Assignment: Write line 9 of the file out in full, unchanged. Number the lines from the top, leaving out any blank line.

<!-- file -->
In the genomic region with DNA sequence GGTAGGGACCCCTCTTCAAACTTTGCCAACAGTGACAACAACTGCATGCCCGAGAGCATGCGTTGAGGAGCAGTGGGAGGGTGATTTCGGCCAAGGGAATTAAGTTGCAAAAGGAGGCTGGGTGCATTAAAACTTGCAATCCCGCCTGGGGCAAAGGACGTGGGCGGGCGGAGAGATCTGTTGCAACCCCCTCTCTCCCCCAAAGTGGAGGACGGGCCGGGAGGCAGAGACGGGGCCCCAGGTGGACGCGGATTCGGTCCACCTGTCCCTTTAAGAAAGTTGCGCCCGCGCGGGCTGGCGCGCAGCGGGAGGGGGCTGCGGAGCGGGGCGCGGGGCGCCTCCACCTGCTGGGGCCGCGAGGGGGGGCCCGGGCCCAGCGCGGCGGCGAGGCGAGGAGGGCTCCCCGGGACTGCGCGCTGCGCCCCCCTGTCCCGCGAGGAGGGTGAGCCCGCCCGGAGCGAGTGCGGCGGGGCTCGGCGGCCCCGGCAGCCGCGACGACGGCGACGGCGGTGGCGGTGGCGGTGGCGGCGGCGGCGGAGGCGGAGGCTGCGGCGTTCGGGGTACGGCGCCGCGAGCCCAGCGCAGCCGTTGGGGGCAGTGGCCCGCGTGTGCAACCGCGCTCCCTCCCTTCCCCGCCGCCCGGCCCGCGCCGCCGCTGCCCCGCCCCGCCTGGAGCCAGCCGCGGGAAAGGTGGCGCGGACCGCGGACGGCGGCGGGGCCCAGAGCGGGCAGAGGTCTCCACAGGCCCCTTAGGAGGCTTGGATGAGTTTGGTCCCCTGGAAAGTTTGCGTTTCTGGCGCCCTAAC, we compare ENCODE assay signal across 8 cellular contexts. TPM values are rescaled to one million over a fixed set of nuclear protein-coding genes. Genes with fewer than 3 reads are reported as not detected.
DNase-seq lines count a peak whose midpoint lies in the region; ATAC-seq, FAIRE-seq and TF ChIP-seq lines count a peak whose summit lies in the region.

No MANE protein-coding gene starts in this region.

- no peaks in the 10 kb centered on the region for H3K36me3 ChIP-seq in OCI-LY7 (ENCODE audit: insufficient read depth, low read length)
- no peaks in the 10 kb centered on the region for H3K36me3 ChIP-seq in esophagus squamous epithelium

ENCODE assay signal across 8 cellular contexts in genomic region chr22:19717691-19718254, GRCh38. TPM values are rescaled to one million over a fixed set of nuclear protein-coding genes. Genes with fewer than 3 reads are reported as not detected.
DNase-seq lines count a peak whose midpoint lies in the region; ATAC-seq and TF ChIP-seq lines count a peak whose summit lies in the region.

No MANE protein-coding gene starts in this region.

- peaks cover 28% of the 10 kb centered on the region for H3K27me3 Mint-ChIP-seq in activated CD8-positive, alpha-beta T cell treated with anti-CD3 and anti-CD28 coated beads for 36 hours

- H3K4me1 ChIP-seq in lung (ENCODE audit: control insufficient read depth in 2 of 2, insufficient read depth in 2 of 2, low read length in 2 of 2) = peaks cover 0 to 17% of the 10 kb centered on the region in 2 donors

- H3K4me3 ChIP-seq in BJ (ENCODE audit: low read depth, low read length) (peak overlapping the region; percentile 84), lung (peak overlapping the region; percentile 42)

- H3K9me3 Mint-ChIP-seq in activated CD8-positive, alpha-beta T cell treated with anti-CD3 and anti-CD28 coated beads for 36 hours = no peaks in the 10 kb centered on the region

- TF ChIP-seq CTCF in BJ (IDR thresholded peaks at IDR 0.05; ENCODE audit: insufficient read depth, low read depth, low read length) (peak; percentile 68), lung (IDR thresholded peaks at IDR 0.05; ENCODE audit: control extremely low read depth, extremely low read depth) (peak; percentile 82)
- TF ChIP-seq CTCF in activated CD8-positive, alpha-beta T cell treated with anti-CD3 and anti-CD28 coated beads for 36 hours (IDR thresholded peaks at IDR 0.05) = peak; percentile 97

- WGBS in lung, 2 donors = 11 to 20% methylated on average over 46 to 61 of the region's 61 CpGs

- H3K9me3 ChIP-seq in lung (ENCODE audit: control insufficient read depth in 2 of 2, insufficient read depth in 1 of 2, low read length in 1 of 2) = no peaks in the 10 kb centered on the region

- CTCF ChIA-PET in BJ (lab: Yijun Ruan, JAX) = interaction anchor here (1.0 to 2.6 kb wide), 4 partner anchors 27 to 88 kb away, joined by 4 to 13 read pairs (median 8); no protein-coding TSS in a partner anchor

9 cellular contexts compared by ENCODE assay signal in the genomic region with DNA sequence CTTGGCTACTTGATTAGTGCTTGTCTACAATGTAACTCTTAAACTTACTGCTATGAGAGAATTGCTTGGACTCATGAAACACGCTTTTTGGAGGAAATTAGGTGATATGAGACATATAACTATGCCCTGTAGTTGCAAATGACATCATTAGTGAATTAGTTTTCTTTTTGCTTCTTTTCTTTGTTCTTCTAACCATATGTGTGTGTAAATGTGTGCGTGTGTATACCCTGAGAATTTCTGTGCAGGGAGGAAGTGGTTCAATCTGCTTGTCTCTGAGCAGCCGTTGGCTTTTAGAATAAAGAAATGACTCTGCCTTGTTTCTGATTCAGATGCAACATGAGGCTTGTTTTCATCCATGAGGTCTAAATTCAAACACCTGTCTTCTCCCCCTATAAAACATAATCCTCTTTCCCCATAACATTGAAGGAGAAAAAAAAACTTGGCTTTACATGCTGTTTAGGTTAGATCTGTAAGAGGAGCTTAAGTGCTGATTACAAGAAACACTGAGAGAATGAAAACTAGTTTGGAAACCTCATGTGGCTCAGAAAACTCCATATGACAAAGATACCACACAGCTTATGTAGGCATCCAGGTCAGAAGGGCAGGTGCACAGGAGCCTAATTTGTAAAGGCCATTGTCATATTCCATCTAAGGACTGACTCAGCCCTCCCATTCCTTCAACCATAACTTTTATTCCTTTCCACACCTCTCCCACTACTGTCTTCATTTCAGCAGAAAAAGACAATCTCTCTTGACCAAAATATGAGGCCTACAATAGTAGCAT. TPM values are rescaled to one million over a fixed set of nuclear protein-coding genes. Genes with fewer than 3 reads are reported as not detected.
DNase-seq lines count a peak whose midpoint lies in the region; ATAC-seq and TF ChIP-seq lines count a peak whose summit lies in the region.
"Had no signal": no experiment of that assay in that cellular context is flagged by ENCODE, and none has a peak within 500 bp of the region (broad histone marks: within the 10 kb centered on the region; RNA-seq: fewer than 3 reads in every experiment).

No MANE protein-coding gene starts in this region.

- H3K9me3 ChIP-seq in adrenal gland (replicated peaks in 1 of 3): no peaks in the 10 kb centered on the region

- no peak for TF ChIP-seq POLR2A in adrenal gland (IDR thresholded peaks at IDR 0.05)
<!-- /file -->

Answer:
- peaks cover 28% of the 10 kb centered on the region for H3K27me3 Mint-ChIP-seq in activated CD8-positive, alpha-beta T cell treated with anti-CD3 and anti-CD28 coated beads for 36 hours